Wednesday, January 21, 2009

How to Host a Game Night

When you work for a game company, you get used to people asking a lot of questions about your job. I agree, it is a bit unusual and certainly lots of fun. What surprised me most, when I started with Out of the Box Publishing, was how many people wanted to be invited to game nights. Many of these people are people I have known for years, and they had never invited me over for games, nor had I ever heard them talk about games, why were they suddenly so interested in playing games?

I have since determined that there are two reasons why people don’t host game nights. The first is that they just don’t think of it. The second is that they don’t know how to host a game night, or they are nervous that people will not have fun. After hundreds of game nights with many varied groups, I have gathered the essential elements to make your game night easy and fun!

The Games
• Try to match your game to your group. For example, a wild party game might be perfect for three couples on a Saturday night, but might not be as much fun with Grandma and Grandpa on a Sunday afternoon.

• Know the rules and game components before your friends or family come over. Even if you are playing an easy to learn game, like The Chain Game, many game players prefer to have rules explained to them rather than read to them. You get to be the referee so it helps if you are prepared to answer questions regarding the rules of the game.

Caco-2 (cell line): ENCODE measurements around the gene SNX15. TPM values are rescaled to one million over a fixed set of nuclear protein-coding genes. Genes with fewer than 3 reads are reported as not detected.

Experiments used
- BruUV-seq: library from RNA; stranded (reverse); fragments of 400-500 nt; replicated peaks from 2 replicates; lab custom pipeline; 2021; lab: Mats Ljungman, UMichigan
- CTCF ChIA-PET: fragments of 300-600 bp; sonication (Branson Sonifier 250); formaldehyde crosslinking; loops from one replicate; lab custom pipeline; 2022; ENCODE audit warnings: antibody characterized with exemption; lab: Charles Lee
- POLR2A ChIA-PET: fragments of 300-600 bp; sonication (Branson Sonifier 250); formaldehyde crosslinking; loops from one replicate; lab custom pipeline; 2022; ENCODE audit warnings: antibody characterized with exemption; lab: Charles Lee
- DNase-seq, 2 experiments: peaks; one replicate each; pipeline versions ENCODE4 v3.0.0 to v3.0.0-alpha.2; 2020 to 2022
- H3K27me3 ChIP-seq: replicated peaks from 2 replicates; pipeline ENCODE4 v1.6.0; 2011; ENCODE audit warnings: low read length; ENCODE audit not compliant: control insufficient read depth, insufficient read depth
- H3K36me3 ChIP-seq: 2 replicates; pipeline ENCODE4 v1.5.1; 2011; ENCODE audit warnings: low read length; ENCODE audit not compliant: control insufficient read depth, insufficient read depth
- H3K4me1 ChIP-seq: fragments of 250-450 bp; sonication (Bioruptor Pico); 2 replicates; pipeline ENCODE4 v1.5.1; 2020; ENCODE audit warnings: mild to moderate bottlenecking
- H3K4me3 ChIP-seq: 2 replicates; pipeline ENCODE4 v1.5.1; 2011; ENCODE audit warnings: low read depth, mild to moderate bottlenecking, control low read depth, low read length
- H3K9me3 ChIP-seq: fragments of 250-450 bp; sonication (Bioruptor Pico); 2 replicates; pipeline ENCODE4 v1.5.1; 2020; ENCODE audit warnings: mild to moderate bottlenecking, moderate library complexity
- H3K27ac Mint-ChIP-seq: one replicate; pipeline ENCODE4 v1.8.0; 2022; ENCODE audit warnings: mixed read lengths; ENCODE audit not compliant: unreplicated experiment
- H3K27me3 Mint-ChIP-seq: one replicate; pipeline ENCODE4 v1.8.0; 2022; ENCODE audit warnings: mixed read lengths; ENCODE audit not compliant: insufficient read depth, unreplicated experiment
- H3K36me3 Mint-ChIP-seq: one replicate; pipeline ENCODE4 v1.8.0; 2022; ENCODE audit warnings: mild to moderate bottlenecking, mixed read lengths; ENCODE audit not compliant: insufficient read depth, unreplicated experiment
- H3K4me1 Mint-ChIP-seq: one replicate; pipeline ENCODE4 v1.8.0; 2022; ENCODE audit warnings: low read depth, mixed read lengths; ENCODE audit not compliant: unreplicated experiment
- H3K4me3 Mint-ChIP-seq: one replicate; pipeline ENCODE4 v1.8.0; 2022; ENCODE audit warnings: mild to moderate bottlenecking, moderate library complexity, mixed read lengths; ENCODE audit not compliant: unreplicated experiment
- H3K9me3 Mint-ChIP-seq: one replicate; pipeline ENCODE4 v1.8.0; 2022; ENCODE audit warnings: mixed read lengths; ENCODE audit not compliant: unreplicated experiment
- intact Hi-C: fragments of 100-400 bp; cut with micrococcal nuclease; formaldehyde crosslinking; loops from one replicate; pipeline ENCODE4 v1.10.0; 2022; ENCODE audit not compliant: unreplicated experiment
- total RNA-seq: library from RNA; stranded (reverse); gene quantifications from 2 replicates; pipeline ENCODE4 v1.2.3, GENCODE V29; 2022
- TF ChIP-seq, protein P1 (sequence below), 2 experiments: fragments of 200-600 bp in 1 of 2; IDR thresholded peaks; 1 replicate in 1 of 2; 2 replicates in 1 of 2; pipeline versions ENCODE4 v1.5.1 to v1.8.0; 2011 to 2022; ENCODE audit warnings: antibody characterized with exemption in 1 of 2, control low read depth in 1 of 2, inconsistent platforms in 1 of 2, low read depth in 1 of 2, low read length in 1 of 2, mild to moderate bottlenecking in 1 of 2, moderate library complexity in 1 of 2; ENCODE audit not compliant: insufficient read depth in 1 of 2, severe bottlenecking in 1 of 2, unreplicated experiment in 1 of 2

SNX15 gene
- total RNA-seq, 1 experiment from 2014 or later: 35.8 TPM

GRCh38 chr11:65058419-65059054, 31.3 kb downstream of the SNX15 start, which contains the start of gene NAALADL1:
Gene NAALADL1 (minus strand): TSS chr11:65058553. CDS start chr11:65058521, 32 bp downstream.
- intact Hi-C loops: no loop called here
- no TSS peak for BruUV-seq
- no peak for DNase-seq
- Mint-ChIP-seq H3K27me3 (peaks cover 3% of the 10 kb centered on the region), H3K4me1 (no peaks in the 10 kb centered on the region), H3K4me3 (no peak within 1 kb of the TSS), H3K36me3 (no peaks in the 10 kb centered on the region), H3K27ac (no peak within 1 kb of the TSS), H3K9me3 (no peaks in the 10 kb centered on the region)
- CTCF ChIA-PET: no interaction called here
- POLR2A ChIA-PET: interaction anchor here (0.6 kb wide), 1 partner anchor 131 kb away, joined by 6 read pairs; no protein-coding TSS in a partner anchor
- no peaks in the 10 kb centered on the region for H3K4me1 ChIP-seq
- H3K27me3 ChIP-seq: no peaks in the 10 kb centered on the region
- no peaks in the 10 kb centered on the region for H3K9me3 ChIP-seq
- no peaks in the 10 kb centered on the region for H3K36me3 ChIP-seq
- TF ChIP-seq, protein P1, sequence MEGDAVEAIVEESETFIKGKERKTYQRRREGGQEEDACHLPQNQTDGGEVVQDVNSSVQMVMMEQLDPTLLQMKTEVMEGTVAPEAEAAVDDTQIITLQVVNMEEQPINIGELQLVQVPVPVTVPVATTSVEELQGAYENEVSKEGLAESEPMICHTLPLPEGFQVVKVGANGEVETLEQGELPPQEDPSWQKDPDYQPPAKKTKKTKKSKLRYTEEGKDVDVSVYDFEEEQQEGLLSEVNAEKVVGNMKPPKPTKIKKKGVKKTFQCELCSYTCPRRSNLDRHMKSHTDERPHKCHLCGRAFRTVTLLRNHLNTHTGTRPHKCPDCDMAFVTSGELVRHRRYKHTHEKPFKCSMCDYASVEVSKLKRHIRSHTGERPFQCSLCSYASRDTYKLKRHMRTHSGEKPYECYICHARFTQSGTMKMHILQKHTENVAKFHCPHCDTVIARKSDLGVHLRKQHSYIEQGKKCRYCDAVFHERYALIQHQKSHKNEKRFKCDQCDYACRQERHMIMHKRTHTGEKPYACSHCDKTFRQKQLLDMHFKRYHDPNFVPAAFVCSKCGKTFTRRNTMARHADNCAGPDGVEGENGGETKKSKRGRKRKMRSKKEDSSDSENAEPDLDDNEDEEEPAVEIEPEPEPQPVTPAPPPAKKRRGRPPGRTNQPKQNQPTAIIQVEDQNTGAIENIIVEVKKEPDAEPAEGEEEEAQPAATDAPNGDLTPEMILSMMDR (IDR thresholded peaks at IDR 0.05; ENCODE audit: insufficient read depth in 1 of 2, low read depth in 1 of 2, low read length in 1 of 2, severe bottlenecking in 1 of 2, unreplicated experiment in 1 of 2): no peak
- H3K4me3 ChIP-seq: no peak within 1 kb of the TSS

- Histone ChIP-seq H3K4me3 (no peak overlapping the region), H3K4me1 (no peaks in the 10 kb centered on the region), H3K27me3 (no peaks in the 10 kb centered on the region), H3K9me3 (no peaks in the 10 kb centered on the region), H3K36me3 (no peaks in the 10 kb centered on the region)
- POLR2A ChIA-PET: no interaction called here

Your Guests
• We already mentioned trying to match your guests to the type of game you are playing, but also try to match the number of players to the type of game you are playing. If the game requires teams, try to have an even number of players. If the game is only for 2 players, invite only one person, or have other games for the rest of the group to play while 2 are playing the 2 player game.

• Try to find people who enjoy games and won’t be constantly distracted. Even if you are playing a game where people can come and go, like Backseat Drawing, it will not be nearly as much fun if one of your players constantly leaves the room to answer his or her cell phone.

The Environment
• Choose a location with good lighting (particularly if your players are older). Make sure that you have enough chairs for everyone and a big enough table. Round or square tables work best, but an average rectangular dining table or coffee table will do.

• Snacks, drinks and games go together! Make sure to pick snacks that aren’t greasy or sticky and have plenty of napkins on hand, so you don’t ruin your games. Pretzels and M&Ms are good choices.

• Music always helps make it feel more like a party, but choose something that isn’t distracting, and keep it low enough that players can hear each other talking.

• Consider locations other than just your living room. Coffee shops are an easy option, many game retailers have a gaming room, and most libraries have “talking rooms,”—all make great gaming locations. For adults, bars with good lighting work well too.

• Games work any day of the week and any time of day, but setting a time late on a week night can really put a damper on a great party game. Also, you may want to set an end time. If you get a great party game going, your guests may never want to leave!

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